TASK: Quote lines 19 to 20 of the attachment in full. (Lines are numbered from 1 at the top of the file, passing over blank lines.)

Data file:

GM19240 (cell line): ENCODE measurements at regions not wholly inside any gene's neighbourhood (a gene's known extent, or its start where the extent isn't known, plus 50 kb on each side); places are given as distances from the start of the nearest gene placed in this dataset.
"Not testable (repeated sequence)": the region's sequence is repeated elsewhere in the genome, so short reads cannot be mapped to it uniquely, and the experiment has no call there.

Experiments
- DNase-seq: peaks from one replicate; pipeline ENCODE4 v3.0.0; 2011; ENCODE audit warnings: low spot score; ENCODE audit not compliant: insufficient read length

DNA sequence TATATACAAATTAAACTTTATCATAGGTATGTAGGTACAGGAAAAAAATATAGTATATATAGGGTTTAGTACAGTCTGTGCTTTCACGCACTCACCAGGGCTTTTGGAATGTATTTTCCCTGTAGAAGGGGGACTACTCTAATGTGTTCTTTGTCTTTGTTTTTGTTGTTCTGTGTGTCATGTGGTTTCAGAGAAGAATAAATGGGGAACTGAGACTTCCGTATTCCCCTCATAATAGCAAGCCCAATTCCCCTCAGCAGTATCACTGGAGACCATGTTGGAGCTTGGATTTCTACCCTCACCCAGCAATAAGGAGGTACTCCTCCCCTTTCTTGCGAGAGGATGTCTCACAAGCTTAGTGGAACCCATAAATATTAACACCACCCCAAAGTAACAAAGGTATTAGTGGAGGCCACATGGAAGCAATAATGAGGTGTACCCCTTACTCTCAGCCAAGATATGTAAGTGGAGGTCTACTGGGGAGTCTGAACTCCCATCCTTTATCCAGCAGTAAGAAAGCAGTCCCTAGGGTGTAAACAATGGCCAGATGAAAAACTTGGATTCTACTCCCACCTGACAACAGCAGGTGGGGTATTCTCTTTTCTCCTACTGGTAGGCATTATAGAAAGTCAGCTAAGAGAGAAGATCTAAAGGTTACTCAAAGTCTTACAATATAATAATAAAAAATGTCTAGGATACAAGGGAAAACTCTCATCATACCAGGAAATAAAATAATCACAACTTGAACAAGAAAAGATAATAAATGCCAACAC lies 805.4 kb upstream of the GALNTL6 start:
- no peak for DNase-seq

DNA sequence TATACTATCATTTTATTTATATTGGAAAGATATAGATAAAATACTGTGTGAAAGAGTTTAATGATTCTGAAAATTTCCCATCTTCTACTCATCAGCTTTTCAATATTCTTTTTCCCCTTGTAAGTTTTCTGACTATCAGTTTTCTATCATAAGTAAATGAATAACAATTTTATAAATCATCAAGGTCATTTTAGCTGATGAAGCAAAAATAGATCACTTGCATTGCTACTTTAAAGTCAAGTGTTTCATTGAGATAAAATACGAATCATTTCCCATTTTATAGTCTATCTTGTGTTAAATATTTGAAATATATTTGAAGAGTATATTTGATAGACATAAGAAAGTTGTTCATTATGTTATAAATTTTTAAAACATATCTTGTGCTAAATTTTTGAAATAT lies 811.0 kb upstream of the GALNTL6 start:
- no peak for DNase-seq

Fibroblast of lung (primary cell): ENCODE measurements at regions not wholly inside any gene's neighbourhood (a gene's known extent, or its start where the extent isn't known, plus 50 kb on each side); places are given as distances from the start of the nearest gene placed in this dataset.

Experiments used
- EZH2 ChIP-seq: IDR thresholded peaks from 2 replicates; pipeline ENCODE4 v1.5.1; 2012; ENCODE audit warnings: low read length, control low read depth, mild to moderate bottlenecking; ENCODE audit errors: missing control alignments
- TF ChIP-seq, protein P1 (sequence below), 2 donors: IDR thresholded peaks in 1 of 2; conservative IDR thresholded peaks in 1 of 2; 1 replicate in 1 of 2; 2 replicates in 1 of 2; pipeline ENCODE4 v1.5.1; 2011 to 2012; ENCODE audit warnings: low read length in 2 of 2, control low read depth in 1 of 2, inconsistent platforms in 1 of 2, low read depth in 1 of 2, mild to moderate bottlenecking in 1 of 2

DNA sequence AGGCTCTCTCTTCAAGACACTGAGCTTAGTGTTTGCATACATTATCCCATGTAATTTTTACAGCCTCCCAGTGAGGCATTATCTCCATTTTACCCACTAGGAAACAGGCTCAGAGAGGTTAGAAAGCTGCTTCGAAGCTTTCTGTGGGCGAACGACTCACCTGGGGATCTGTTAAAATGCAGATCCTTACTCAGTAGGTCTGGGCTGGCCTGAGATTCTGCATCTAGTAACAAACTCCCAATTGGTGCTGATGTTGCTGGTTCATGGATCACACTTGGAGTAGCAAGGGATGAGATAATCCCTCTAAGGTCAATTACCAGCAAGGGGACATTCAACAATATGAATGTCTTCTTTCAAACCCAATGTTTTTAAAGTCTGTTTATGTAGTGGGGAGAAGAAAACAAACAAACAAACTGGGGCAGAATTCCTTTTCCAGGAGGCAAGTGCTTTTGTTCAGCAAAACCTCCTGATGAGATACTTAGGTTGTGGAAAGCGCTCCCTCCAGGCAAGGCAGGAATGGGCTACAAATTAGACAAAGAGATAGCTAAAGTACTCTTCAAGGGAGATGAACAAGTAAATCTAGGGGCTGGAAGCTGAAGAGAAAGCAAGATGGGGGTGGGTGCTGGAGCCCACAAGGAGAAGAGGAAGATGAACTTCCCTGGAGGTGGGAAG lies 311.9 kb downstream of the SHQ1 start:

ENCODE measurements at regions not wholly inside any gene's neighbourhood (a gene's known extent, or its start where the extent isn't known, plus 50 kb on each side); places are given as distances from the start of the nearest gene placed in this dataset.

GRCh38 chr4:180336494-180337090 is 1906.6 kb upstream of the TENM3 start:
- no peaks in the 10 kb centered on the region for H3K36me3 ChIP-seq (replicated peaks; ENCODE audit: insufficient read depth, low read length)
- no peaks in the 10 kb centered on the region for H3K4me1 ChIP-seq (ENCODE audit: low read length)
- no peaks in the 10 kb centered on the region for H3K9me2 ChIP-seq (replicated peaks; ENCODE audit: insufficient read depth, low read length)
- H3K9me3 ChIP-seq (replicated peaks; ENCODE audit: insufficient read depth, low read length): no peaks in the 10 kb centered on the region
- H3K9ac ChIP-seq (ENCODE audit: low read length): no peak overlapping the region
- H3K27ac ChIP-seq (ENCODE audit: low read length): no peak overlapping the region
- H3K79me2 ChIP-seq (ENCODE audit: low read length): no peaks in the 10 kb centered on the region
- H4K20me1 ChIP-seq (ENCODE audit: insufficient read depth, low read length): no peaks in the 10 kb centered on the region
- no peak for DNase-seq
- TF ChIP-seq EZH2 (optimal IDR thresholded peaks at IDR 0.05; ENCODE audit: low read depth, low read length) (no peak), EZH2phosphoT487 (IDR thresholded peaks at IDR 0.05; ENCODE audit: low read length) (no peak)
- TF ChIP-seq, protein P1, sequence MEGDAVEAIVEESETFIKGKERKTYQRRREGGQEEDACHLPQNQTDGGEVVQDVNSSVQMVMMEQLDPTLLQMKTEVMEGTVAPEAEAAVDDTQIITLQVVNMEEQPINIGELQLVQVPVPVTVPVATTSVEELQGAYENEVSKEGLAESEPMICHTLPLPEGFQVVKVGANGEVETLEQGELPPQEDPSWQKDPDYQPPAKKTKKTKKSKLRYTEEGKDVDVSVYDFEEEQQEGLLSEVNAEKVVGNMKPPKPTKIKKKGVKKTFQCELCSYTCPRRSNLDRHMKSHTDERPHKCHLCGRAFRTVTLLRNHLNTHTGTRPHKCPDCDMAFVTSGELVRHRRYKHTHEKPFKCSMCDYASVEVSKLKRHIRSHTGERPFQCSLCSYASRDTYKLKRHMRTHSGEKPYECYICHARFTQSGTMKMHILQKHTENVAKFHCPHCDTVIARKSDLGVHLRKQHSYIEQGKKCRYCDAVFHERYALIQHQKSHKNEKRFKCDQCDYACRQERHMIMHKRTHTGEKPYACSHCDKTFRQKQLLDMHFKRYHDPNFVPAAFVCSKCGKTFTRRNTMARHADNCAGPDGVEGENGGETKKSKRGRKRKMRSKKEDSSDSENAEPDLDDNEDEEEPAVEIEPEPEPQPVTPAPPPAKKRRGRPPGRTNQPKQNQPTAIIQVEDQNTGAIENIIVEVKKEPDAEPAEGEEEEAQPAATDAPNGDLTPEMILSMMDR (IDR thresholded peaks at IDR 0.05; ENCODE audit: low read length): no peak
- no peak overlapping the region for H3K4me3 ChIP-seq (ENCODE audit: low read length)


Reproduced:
- H3K9me3 ChIP-seq (replicated peaks; ENCODE audit: insufficient read depth, low read length): no peaks in the 10 kb centered on the region
- H3K9ac ChIP-seq (ENCODE audit: low read length): no peak overlapping the region